A heat pump can not only be used to heat a house, but also to heat domestic water. In fact, heat-pump water heaters are among the most efficient type of water heaters on the market today.
One of the interesting things about a heat-pump water heater is its versatility. In a hot climate, it is best practice to place the heat pump indoors. This way, it will pull heat from inside the house and use it to heat the water. In a cold climate, however, it is best to put the heat pump either in a garage or use ducts so it draws air from the outside. This way it doesn’t steal any heat from inside the house.
Because I live in a colder climate, I decided to place my heat-pump water heater indoors and duct it to the outside. This allows me to have the best of both worlds. The heat is drawn from the outside, so it doesn’t steal precious heat from inside the house, yet the tank of hot water is indoors; if any heat escapes from the tank it will only make the house warmer.
I bought a hybrid heat-pump water heater. Much like a hybrid vehicle, which has the ability to either power itself with gasoline or a charged battery, the hybrid water heater can heat water with either the heat pump, or a traditional electric heating element. Ideally, one would select the proper setting to run the hybrid water heater in only-heat-pump mode, and utilize the traditional heating element only in the extreme event that outside air is too cold for the heat pump to function.
The Rheem heat pump is able to function properly even at 37°F. While there are definitely days here where the temperature drops below 37°F, it is quite rare that the high temperature for the day is below that. Since the water heater has a 50-gallon tank, it only needs to function for a few hours a day to heat the water in the tank. As long as the temperature is above 37°F for a few hours each day it should operate just fine on the heat pump setting. That having said, it is always nice to have a backup plan.
Installing the water heater
Installation of a heat-pump water heater is basic plumbing, electrical, and HVAC all in one. The first step is to run the water lines. Way back when I ran the PEX for the water supply lines in the house, I had run a line from the main supply, formed it into a loop in the utility room, and then into a manifold. From this manifold, I ran PEX to every fixture needing hot water in the house.
The loop was necessary for this very step. I cut the loop, and attached one side of it to a flexible metal line that ran to the hot water outlet on the water heater. Building codes in my area do not allow PEX to be connected directly to the water heater so the 18-inch-long flexible metal is necessary. I ran the other side to an expansion tank, then to a shutoff valve, and then into the flexible metal for the cold water inlet of the water heater.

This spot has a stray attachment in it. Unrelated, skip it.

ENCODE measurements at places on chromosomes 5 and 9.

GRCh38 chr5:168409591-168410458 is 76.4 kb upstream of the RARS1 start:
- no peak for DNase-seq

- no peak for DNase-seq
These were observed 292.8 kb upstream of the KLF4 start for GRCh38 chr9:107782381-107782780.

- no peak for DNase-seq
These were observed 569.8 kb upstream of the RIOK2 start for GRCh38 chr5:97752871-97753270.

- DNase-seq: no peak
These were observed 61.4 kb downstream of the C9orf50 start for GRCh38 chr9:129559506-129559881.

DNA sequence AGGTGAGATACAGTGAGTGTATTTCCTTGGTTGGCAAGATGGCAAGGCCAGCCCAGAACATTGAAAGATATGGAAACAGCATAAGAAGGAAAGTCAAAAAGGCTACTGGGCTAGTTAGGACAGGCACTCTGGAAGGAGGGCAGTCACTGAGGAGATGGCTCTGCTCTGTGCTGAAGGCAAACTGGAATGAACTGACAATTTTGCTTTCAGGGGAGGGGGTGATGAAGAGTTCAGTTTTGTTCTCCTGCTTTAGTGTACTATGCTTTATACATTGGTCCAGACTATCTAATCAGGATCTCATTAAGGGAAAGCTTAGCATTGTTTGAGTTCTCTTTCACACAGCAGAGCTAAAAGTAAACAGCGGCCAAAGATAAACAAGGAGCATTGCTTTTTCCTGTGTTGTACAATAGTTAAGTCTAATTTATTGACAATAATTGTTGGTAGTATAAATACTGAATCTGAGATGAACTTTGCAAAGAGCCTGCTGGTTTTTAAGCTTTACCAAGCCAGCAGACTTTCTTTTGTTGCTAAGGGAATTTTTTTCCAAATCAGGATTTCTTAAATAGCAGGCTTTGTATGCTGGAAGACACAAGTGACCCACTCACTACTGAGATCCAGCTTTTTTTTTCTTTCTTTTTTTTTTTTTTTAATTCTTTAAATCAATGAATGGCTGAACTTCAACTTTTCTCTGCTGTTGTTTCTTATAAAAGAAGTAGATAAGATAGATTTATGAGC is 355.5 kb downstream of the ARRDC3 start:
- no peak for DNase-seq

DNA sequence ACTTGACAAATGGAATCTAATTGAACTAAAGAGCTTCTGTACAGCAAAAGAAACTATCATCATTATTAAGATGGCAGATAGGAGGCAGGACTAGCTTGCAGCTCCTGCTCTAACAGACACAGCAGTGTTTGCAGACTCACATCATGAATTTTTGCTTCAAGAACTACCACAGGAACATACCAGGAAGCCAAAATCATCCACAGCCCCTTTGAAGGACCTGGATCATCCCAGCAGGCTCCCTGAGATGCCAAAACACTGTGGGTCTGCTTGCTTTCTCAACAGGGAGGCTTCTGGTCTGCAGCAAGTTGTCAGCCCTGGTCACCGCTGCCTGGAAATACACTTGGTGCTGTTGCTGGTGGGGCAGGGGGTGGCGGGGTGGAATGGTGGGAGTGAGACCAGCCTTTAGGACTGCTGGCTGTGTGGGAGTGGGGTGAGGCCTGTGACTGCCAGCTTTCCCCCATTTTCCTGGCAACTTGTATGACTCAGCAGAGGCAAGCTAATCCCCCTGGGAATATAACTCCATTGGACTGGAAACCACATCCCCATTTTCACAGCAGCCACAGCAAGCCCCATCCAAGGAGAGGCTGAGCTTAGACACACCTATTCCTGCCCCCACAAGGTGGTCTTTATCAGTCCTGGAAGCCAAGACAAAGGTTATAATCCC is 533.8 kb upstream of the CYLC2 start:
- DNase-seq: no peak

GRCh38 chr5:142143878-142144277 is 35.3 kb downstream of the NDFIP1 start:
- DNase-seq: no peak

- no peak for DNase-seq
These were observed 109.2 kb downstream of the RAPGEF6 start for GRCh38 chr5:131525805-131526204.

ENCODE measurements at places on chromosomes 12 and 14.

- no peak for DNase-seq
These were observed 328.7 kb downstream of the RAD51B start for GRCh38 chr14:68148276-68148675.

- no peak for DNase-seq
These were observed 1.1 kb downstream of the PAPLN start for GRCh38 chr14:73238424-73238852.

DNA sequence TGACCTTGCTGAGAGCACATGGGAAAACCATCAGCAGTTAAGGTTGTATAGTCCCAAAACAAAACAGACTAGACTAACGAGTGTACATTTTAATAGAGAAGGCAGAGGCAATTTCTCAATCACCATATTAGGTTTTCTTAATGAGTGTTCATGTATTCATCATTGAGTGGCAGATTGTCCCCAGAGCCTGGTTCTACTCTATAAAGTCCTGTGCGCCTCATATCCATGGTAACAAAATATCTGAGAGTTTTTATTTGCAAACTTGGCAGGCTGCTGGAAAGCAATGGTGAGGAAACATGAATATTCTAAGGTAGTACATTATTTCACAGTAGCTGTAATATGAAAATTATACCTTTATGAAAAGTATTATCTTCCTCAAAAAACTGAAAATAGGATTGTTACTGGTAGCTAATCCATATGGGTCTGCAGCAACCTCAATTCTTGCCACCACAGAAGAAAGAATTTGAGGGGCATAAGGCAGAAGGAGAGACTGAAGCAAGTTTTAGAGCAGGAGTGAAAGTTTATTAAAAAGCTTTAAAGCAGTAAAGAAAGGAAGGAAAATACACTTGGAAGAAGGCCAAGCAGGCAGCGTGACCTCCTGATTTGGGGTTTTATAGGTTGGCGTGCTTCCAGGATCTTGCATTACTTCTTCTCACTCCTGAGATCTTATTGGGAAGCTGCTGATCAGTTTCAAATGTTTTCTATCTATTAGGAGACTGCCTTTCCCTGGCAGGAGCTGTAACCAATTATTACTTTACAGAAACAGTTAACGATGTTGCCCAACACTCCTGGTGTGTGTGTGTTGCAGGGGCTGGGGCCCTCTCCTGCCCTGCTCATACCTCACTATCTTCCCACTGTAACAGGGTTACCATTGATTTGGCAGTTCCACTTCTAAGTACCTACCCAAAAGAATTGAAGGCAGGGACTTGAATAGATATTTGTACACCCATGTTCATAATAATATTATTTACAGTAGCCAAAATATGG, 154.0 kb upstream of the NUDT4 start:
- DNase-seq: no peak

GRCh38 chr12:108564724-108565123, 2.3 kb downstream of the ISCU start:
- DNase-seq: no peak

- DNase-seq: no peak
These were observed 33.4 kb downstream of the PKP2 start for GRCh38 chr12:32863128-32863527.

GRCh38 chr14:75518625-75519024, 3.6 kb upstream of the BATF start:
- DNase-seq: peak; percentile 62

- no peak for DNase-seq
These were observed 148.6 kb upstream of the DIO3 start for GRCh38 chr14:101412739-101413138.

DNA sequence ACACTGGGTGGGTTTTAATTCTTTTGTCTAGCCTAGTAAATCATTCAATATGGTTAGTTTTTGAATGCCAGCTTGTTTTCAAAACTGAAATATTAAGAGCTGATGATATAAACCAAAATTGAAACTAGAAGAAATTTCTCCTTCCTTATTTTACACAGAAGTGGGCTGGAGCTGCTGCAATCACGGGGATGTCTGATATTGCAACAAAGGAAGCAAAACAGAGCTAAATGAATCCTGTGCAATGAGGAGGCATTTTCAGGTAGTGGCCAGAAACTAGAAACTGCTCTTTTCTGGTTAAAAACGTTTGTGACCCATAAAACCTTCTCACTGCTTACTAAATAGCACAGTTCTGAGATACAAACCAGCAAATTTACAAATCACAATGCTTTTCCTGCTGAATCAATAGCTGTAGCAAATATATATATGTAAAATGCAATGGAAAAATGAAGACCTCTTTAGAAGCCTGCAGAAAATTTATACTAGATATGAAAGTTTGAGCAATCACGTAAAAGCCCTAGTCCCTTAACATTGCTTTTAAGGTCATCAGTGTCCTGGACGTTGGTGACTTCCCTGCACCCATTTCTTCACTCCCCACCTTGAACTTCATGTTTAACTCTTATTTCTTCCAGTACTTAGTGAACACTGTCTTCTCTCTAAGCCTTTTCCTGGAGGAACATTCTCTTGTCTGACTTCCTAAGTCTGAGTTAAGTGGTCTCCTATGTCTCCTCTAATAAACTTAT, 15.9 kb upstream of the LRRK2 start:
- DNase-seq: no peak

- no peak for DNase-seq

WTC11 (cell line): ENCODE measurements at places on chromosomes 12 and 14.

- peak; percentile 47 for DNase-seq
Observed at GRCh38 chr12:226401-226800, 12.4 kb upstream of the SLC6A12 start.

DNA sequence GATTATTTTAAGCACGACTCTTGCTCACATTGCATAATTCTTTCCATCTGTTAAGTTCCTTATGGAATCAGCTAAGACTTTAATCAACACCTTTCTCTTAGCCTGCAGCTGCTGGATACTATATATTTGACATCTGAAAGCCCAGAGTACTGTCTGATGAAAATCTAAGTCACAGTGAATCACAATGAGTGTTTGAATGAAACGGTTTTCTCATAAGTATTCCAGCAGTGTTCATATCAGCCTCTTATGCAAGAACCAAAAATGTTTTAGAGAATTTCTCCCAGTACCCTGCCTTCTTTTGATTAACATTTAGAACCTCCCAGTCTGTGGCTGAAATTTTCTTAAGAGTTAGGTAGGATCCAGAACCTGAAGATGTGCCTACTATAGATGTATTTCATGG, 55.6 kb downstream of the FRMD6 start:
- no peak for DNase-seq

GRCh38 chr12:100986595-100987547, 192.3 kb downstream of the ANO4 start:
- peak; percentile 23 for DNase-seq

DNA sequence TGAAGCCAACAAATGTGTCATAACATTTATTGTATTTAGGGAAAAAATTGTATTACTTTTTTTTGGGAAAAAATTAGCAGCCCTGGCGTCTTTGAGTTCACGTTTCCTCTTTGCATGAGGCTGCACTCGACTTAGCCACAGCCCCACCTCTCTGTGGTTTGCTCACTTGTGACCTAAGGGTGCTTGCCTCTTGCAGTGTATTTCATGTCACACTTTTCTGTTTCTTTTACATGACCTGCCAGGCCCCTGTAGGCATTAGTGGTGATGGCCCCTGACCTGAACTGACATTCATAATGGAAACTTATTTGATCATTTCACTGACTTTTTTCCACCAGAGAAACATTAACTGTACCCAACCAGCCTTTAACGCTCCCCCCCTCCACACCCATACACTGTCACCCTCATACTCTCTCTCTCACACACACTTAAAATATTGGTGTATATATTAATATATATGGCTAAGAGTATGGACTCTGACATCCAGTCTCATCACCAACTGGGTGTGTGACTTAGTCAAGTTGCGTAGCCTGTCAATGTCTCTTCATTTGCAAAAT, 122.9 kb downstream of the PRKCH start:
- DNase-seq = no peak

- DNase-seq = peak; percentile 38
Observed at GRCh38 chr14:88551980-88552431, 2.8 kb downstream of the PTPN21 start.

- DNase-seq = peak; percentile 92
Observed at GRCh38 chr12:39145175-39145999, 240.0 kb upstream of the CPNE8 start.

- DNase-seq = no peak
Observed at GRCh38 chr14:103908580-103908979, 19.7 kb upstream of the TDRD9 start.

The expansion tank is important to allow room for the water to expand and contract as it heats and cools. As we learned when discussing the heat pump, the volume and temperature of a liquid are directly related, so when the temperature of a liquid rises, so does its volume. Without an expansion tank, the water in the supply lines will create excess pressure as it is heated and cools and can cause the PEX to deteriorate faster.
I installed the waste lines next. Earlier in the build, when I was installing the DWV plumbing for the house, I had installed an indirect waste receptor in the utility room. An indirect waste receptor is simply an open pipe with a trap to ensure that sewer gases don’t run out of it. As you can see below, the code allows waste lines into the open pipe as long as they have an air gap. This ensures that if for whatever reason the pipe gets full of water, no water can be siphoned out of the pipe by one of the waste lines.
I directed a total of three waste lines into the receptor. The first was from the drain pan, which I had placed the water heater in. The second was from the condensate line. All heat pumps create a fair amount of condensation due to the temperature changes and the heat-pump water heater is designed to catch that condensate and direct it towards this pipe.
The last waste line was for the temperature/pressure relief valve. This valve is found on all modern water heaters. If for whatever reason the pressure or temperature in the water tank gets too high, the valve will open and release the pressure by directing water into the pipe. Without this valve, pressure could possibly get so high in the tank that it would rupture, and scalding hot water would be released.
The next part of the installation was to install the electrical wiring. I had already run a 30-amp circuit to the utility room way back when I did all of the wiring for the house, so it was simply a matter of connecting some conduit to the box, running wire through it, and connecting the wires.
The last step was to install the ductwork. I had already installed the vents for both the intake and exhaust for the water heater, using the same vents that I had used for the ERV. All that was left now was to simply connect one end of some insulated flexible duct to the vent, and the other end to the water heater.
This is one in a series of blogs detailing the construction of a net-zero-energy house in Point Roberts, Washington, by owner-builder Matt Bath. You’ll find Matt’s full blog, Saving Sustainably, here. If you want to follow project costs, you can keep an eye on a budget worksheet here. All photos courtesy of the author.
Previous posts by Matt Bath:
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